Grady Society Alumni Board Profile: E.R. Anderson

Grady Society Alumni Board Profile: E.R. Anderson

October 21, 2021

We are grateful for the support and enthusiasm of our Grady Society Alumni Board members. This series profiles members of the alumni board who make a positive difference in our College.

E.R. Anderson (ABJ ’88, MMC ’89) is the director of public affairs for the global staffing firm Randstad.  She is establishing the company’s first-ever public affairs and government relations function in the nation’s capital where she is building relationships and telling the story of a Netherlands-based company with its U.S. headquarters in Atlanta that puts people to work. Anderson spent 20 years at the nexus of government, politics, policy and communications. She served as the communications director for U.S. Senator Pat Toomey in the four years leading up to his reelection. Prior to that, she was the committee spokesperson for Ranking Member Susan Collins on the Senate Homeland Security committee. In the George W. Bush administration, Anderson held roles of increasing responsibility at the U.S. Commerce Department. She began as the communications advisor to the undersecretary of economic affairs, later chief of staff and finally deputy undersecretary for economic affairs. Anderson started her time in D.C. working in the U.S. House of Representatives. She observed elections in Cambodia, Nicaragua, Nigeria, Slovakia and Ukraine. 

E.R. is an avid golfer and Georgia football season ticket holder.

E.R. Anderson received a degree in public relations from Grady College. In her spare time, she is an avid golfer.
Why are you involved with the GSAB?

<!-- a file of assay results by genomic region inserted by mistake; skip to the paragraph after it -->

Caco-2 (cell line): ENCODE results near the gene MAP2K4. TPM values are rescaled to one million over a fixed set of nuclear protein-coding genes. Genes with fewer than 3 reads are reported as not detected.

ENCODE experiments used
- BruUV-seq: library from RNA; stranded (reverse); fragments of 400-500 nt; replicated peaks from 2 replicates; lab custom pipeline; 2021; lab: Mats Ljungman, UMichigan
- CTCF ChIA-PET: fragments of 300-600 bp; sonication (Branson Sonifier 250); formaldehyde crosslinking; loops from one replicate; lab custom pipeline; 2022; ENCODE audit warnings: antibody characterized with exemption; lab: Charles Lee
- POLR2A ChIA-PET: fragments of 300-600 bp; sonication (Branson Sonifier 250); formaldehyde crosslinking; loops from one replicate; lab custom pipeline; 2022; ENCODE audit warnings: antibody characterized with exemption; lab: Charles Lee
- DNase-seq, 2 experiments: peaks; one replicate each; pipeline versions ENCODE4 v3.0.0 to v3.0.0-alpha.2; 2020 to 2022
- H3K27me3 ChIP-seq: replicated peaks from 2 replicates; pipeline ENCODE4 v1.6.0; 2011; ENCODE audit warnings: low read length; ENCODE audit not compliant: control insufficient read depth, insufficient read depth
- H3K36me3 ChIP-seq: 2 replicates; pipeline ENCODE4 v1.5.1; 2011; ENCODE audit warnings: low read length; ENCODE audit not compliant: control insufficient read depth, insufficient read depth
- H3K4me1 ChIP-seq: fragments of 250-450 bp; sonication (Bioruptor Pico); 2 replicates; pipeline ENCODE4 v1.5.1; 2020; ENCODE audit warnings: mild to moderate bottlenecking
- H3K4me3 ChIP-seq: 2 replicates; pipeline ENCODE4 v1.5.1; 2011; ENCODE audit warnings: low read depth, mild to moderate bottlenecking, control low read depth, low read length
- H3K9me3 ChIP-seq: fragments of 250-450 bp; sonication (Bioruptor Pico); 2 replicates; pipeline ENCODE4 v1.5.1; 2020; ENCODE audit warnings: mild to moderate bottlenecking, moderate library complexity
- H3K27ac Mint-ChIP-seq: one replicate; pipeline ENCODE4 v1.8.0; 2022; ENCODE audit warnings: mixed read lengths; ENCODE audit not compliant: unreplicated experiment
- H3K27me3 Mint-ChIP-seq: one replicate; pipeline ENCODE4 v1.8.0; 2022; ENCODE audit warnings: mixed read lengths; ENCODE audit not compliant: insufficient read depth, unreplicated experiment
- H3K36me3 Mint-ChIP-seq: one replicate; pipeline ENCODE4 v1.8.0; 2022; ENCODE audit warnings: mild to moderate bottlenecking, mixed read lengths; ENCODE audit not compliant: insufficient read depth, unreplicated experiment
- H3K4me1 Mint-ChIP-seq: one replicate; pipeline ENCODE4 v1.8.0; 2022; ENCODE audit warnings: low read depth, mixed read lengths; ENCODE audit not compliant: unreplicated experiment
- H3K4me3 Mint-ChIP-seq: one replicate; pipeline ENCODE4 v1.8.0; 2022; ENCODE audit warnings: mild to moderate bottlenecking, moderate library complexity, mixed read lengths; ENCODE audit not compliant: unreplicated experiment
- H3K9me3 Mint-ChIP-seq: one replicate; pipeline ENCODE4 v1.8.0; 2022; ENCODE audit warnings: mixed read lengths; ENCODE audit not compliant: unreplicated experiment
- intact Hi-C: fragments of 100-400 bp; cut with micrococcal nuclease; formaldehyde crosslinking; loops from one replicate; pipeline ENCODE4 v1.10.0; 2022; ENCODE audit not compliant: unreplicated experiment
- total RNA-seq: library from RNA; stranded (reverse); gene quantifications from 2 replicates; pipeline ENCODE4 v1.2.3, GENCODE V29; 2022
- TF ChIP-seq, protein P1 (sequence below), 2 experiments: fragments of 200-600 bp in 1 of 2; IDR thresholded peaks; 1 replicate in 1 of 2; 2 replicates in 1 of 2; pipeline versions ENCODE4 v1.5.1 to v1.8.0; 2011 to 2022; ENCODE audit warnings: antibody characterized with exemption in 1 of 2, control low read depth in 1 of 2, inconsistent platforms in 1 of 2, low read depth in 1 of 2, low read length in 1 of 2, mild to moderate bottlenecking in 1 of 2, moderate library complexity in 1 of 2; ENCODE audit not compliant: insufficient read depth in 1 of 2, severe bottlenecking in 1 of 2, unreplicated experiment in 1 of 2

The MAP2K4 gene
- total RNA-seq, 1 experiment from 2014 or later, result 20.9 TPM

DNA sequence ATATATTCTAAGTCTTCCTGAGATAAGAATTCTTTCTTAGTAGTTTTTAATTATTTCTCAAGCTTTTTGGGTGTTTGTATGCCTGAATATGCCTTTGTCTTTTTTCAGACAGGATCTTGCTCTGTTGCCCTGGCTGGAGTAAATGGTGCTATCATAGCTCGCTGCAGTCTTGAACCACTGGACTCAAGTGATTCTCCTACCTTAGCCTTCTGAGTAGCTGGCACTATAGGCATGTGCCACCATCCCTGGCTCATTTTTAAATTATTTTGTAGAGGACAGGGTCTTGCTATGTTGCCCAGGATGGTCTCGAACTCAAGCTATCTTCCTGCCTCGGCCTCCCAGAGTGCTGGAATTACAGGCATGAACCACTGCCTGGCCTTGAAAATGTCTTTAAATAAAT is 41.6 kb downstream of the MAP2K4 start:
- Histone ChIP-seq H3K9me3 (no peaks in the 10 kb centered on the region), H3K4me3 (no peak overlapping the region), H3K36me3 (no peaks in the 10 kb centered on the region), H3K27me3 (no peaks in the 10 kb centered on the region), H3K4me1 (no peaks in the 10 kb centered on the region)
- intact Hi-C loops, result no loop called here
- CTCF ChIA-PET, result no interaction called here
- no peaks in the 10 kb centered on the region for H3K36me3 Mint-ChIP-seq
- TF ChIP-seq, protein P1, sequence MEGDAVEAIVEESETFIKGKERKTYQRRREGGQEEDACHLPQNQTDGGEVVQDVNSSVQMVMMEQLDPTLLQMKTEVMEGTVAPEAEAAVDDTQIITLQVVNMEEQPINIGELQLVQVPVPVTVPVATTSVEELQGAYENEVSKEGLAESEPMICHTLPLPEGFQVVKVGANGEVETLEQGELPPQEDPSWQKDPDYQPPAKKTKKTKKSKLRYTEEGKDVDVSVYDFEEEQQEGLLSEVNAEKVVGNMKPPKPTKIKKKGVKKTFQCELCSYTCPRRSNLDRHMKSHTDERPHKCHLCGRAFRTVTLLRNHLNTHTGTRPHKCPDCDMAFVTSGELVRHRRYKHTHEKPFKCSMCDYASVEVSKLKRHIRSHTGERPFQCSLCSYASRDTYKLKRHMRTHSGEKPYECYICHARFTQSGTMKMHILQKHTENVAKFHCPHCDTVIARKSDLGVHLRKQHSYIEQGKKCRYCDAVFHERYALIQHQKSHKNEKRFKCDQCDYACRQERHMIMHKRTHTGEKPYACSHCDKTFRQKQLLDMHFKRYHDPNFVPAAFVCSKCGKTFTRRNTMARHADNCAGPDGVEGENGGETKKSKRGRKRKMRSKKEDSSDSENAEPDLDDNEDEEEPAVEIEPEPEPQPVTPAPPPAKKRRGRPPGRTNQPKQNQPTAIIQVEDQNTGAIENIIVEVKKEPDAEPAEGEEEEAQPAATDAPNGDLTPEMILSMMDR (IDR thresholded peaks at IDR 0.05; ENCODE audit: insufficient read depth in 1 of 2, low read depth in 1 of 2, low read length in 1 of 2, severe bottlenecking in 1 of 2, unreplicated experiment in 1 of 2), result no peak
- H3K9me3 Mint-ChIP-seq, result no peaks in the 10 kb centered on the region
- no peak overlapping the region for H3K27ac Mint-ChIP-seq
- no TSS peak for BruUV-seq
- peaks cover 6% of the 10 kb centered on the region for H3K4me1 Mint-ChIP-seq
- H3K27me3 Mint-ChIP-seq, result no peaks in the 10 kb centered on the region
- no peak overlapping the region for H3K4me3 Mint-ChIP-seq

The GSAB has been a great way to reconnect with the J-school and with Athens. I enjoy meeting the other members of the board and learning about their cool jobs. It’s a good way for me, as a mid to late career person, to learn what’s new in communications and storytelling. 

What advice do you have for today’s Grady College students?

Do not turn down a job that hasn’t been offered. You aren’t too big to hold the Senator’s purse. Don’t talk in the elevators on Capitol Hill. Nod and say good morning to the janitors and the lunch ladies. 

What experience during your time at Grady College had the biggest influence on where you are today? 

Professor Roland Page and his experience as the press secretary for the governors of Florida and Pennsylvania made politics-centric public affairs sound exciting and meaningful. I enjoyed his real world experience, and because of him I never use the word “utilize.” 

Looking back at your time at Grady, is there anything you wish you had done (classes you had taken, skills you would have liked to have learned, clubs to be involved with) that would help you with what you are doing today?

Oh yes. I wish I had written for The Red and Black every week, not just every semester. I wish I had volunteered with Claude Felton in the sports information office. I wish I had studied for a term in St. Andrews, Scotland and played the Old Course every afternoon. 

How has the network of fellow Grady College alumni helped you in your career? 

When I started at Randstad this May both my contract lobbyist and my public relations vendor were Grady grads. I knew I was in good hands. 

What modern challenges would you like to see current students and recent College alumni solve? 

I’d like for students today to put the phones down. I see a lot of people watching life on the three-inch screen. 

How has your field changed from your graduation to now? 

Everyone thinks politics is more divisive than ever. I am not sure that’s true. I mean we had a Civil War, duels and one congressman beat a senator with a stick in the 1800s. But it is divisive today. I think there are several reasons but here are three: siloed media and social media where you only see news you agree with and the increase of “safe seats” in the House. Technology and demographic trends allow the redistricting to be so precise as to carve out a neighbor or a house, eliminate purple seats and make it more difficult for moderate candidates to win.